These viruses are highly contagious, spread quickly from person to person, and are most active from October to April. You can catch a stomach bug simply from being near, shaking hands, or sharing personal items with someone who is sick. You can also develop the illness by consuming contaminated food or water (i.e. food poisoning). Anyone can get viral gastroenteritis, though young children, older adults, dormitory residents, and those with weakened immune systems are more vulnerable.

It’s important to note that the so-called “stomach flu” is not the same as influenza. Real flu is a respiratory infection, whereas gastroenteritis attacks the intestines.

Viral Gastroenteritis symptoms include:

  • Watery, nonbloody diarrhea*
  • Abdominal cramps and pain
  • Nausea, vomiting or both
  • Occasional muscle aches or headache
  • Low-grade fever

*When you have an intestinal infection, your large intestine struggles to retain fluids, which leads to loose, watery stool, generally without smell or blood. Bloody diarrhea may indicate a more severe infection. Head straight to the ER if you notice this symptom.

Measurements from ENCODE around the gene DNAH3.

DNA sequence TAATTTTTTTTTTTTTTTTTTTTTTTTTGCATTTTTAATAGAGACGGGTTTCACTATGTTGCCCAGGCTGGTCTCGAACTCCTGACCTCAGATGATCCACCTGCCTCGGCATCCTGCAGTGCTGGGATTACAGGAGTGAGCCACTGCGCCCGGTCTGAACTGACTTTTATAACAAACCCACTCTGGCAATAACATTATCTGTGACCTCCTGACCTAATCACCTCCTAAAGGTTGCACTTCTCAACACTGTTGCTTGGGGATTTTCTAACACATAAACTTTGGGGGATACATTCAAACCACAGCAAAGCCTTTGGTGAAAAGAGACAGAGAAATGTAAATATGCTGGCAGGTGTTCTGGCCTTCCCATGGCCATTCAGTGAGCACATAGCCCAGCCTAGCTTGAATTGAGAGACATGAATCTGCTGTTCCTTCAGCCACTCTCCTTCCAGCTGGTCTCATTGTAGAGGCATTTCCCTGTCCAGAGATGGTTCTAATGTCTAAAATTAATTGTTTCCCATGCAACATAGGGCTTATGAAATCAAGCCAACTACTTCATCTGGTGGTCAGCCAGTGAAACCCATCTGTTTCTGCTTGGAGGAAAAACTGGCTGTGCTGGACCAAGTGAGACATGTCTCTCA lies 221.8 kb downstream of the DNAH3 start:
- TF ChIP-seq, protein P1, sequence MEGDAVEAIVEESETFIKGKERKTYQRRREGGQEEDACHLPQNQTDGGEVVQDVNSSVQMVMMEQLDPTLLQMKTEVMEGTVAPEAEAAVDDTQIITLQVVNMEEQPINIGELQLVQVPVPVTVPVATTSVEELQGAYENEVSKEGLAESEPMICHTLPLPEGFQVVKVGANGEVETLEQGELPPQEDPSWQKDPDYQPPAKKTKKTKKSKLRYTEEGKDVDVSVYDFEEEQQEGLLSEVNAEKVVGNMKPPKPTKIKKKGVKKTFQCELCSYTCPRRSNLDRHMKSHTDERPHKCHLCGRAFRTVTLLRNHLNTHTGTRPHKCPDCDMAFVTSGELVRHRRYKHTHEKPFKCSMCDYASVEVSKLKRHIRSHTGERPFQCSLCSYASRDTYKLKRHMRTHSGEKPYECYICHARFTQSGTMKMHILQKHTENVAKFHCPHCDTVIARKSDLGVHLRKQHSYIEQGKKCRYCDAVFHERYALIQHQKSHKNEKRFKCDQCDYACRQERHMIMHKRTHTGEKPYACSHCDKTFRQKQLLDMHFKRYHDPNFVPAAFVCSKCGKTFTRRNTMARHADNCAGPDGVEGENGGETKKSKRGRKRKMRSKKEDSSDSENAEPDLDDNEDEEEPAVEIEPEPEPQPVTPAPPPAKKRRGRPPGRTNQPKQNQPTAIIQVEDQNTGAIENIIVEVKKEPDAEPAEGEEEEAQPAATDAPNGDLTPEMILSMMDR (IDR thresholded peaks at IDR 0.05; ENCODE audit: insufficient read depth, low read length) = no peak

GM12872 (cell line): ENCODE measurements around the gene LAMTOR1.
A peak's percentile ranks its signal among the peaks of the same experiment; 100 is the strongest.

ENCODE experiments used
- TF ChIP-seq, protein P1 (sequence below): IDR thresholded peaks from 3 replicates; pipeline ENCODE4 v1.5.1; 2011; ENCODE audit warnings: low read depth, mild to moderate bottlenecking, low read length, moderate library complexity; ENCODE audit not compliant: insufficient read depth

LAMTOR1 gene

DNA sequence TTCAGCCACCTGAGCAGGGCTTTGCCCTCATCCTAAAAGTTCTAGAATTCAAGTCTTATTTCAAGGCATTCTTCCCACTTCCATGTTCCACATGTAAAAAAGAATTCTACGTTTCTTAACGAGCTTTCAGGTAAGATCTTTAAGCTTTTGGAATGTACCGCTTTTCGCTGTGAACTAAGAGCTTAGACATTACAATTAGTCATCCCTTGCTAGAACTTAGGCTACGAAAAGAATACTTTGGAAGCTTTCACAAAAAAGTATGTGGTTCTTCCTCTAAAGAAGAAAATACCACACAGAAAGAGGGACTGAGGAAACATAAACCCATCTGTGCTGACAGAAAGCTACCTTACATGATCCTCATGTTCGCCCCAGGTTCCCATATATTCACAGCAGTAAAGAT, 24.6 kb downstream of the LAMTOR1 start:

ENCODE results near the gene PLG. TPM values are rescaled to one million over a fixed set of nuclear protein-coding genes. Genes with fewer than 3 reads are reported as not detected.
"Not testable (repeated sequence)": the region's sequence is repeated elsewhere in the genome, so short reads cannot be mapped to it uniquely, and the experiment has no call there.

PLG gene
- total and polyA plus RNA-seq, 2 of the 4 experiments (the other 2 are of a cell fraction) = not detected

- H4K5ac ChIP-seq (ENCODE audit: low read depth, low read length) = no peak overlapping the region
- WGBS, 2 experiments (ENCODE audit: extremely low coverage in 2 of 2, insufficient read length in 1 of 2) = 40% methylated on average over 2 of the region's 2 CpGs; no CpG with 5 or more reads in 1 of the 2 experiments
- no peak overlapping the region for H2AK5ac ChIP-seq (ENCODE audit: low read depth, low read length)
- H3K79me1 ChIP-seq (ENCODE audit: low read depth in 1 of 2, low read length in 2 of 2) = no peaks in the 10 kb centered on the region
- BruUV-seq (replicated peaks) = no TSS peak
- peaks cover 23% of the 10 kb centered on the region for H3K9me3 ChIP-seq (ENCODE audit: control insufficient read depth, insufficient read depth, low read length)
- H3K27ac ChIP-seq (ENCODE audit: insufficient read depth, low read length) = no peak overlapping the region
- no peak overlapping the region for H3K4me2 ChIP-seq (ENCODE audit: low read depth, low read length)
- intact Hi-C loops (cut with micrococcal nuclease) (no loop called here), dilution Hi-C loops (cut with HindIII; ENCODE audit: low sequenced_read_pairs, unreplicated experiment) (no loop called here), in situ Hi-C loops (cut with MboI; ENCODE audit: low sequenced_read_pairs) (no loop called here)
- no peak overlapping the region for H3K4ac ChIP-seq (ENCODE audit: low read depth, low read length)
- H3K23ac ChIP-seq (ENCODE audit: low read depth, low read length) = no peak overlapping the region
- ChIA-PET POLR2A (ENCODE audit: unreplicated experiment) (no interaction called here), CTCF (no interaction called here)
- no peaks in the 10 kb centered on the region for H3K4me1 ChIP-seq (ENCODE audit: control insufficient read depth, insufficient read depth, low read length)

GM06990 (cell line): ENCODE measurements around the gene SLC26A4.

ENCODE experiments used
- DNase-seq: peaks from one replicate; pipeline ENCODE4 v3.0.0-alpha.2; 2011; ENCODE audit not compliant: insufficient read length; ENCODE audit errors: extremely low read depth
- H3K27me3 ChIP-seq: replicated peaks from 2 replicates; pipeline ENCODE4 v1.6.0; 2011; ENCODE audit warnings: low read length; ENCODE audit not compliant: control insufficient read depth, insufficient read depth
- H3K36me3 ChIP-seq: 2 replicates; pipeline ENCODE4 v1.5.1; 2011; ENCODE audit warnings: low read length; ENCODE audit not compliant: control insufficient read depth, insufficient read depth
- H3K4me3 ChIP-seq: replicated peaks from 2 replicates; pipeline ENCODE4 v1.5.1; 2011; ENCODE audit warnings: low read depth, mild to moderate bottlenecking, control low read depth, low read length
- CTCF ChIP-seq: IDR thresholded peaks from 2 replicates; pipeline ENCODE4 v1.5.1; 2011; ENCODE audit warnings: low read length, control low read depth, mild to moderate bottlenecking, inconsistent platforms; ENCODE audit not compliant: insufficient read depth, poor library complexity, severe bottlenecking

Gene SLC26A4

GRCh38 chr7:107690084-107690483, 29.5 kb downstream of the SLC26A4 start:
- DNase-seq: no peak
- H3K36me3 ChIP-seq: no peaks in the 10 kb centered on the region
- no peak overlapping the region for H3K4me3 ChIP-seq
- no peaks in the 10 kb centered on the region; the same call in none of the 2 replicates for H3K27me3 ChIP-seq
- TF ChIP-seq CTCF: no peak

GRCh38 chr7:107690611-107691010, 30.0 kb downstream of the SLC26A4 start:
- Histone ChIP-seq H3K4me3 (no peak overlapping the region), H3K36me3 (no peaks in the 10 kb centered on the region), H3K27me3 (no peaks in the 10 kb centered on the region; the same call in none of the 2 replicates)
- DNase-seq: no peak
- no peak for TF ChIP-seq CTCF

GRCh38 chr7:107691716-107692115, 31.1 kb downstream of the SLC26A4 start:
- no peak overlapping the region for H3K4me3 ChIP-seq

Symptoms of viral gastroenteritis come on abruptly, and fortunately, don’t last long. The illness usually runs its course within 1-2 days. And since antibiotics are ineffective against viruses, the best treatment plan is plenty of rest and extra fluids. Dehydration as a result of diarrhea and vomiting can be a serious concern, so head into our urgent care center if:

  • You’re unable to keep liquids down for 24 hours
  • You experience vomiting that lasts more than two days
  • You’re dehydrated — signs of dehydration include excessive thirst, dry mouth, deep yellow urine or little or no urine, and severe weakness, dizziness or lightheadedness
  • You’re vomiting blood
  • You have a fever above 104 F (40 C)

Our medical team is available 7 days a week to provide quick, quality treatment when you need it most!